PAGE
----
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One-To-One Teaching It was two hours before the first
It was two hours before the first lesson and I was staring at an almost blank lesson plan. What would be appropriate' I had gone over study books on lesson plans ' but still nothing that I was comfortable with. I knew the questions I wanted to ask to break the ice, as well as to assess her needs and wants. 'I guess the rest will come to mind when the time comes,' I thought to myself. As it turned out, I was real lucky because my first one-to-one student was very pleasant and happy just to converse in English. The hour flew by! Private (or one-to-one) lessons can be very fulfilling, both for the student and the teacher. The relationship is closer between the student and the teacher; therefore, the teacher will be more involved in the direct growth of the student. The lesson does not have to fit a 'common denominator' of many students with varying skill levels; each lesson can be tailored specifically to the individual's needs. This means that the student can go faster (or slower) than a usual class as well as being able to focus on both particularly troublesome areas and aspects related to the student's primary purpose of learning the language. However, there are some disadvantages and pitfalls to be avoided in teaching private language lessons. For the teacher, lessons can be inconsistent because it is easy for the student to cancel anytime, either one lesson or for good; in classroom learning the students usually commit to at least a semester (three to four months) and often one year. Also, the freedom of private lessons can be too much of a good thing; the lesson could turn into an unstructured hour of chit-chat. Even if the primary purpose is learning to speak better, the student still needs to have some grammar and vocabulary work in order to progress to the level of mastery desired; the previous weeks' material should be reviewed also to ensure absorption. Another possible difficulty for the teacher is tiredness. The pace may be quick and the pressure greater to keep the momentum going for the entire lesson. In classrooms, the students can be put into pairs/group work to allow the teacher to relax into an observation mode; in private lessons, this cannot be done. Furthermore, while activities like filling out worksheets and silent reading can be done in a one-to-one class, normally the expectations of the student will be that this type of independent work should be discouraged; the student can do these in his/her free time (ITTT, p. 4). In my personal experience, though, tiredness has not been an issue. However, since my student wanted to just freely converse for the whole hour, I had to work hard at making sure that each lesson did have at least a little structure; in our conversations, I made sure to point out some vocabulary which I thought would be helpful, as well as at least one or two grammar points. Overall, I feel that one-to-one tutoring can help students tremendously in language learning. And there has been plenty of research which shows the worth of private lessons. For instance, in a large analysis by the US Department of Education of over 60 studies, the results showed consistent improvements with students who did private lessons over students who did not. In one study, students taking lessons progressed three to four times faster in reading and speaking skills than their counterparts without private lessons. While it may not be for everybody, I feel that teaching one- to-one can be very satisfying for teacher and student alike. References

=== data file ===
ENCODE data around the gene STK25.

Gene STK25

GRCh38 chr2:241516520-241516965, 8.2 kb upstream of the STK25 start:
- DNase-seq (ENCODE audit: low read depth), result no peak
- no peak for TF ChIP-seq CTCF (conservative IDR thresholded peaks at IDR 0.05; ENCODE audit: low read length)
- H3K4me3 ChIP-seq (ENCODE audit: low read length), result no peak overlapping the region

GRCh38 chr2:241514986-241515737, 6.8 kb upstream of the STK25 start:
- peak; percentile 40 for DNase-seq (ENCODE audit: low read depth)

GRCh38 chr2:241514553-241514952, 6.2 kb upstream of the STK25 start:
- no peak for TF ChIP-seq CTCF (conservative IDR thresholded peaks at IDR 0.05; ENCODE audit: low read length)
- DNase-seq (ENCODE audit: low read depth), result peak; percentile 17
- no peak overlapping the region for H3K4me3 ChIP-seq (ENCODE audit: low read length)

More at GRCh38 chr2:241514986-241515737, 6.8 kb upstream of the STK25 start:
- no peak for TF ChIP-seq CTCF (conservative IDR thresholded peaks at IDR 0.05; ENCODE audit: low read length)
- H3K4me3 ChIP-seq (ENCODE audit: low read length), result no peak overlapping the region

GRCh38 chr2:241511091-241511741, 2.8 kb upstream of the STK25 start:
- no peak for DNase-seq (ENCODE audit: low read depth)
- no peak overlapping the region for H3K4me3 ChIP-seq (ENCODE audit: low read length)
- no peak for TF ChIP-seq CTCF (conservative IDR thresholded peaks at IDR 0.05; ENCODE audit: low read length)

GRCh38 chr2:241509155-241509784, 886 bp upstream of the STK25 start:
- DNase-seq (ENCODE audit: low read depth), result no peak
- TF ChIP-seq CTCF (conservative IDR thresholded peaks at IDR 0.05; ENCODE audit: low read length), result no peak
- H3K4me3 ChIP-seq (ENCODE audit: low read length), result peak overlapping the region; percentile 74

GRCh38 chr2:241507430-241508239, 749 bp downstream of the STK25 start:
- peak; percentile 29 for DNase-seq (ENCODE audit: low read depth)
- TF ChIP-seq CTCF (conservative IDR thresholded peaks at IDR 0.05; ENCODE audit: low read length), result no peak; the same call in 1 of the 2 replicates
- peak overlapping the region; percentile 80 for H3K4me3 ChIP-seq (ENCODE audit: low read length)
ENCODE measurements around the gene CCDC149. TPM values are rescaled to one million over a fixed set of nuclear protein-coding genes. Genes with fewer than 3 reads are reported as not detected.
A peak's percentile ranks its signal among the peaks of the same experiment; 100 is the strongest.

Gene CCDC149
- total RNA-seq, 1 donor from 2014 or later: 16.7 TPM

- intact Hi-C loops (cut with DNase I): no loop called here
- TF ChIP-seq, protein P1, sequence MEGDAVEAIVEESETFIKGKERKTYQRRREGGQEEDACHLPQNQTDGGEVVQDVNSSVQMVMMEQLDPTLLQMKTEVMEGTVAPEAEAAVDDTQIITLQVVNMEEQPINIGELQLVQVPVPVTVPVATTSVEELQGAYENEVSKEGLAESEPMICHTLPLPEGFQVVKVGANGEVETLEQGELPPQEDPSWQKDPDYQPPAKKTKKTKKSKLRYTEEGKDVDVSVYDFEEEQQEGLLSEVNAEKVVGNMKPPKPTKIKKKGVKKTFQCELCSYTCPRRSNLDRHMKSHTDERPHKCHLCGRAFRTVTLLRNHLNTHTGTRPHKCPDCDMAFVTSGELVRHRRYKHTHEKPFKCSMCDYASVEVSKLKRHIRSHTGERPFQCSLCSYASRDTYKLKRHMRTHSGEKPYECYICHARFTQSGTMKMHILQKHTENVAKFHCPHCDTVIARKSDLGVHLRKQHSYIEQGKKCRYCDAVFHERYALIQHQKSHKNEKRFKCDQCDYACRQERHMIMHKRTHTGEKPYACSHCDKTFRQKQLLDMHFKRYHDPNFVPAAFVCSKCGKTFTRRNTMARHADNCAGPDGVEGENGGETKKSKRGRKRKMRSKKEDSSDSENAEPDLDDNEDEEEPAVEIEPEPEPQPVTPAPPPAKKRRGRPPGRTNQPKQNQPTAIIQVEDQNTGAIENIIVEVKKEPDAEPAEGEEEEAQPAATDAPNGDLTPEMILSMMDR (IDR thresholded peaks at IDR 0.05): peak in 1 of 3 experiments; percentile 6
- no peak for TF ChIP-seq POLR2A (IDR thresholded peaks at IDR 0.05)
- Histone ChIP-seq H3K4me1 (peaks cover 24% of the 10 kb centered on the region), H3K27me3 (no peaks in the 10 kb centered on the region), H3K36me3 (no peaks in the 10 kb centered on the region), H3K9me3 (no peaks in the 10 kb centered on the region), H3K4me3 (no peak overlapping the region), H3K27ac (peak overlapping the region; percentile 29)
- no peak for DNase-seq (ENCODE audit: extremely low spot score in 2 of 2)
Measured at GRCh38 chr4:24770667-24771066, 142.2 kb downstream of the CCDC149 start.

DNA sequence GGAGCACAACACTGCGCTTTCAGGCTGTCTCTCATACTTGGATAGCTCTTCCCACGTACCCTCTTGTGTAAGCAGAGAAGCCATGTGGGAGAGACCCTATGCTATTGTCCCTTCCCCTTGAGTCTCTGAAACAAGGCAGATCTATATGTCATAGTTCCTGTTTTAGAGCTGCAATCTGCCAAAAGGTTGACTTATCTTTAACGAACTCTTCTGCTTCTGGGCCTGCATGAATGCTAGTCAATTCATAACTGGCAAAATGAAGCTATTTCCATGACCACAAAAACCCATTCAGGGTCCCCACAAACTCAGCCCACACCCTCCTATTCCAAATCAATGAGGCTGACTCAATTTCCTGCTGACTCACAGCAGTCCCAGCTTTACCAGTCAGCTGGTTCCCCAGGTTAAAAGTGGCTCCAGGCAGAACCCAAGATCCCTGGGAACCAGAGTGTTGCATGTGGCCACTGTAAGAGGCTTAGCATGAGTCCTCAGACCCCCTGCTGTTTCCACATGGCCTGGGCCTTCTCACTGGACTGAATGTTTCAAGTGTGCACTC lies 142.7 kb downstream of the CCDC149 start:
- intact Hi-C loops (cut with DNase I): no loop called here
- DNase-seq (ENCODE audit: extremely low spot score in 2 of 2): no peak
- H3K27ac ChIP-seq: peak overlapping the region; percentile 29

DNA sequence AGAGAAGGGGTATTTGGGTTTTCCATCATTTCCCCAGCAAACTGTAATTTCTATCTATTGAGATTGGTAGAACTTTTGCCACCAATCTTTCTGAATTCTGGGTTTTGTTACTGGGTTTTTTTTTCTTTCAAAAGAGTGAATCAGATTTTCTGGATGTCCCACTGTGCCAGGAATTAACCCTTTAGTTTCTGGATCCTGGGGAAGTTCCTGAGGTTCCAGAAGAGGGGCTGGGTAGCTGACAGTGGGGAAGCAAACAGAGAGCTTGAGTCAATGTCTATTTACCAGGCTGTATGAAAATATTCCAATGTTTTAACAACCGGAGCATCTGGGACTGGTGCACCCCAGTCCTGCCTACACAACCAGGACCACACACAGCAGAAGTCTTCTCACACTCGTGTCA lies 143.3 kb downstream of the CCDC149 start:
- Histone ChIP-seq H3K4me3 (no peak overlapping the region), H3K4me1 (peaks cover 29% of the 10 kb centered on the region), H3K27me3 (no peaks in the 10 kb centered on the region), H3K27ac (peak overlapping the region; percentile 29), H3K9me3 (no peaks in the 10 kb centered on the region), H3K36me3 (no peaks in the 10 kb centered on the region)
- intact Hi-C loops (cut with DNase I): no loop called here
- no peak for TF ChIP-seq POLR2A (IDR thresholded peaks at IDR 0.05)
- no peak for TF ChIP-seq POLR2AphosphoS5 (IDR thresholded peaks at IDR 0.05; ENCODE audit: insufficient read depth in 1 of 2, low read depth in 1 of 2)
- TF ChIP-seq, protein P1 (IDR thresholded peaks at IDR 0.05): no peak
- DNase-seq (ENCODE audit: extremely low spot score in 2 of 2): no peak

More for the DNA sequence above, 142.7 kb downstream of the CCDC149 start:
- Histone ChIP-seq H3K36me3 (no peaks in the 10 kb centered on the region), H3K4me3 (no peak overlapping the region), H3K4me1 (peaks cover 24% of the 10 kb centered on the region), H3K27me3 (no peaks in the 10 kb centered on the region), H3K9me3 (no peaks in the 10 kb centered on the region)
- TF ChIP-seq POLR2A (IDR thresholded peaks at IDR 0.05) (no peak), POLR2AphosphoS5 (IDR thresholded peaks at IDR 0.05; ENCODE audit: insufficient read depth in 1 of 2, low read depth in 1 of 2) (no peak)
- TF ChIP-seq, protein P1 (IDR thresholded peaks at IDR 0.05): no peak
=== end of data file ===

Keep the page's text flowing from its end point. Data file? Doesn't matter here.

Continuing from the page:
ITTT (2006). Teaching special groups (Unit 19). International TEFL Teacher Training. London, UK: ITTT.
Office of the Under Secretary Planning and Evaluation Service (1997). Evidence that Tutoring Works. U.S. Department of Education. Retrieved from http://www.ed.gov/inits/americareads/resourcekit/miscdocs/tutorwork.h tml on Sept. 2, 2006.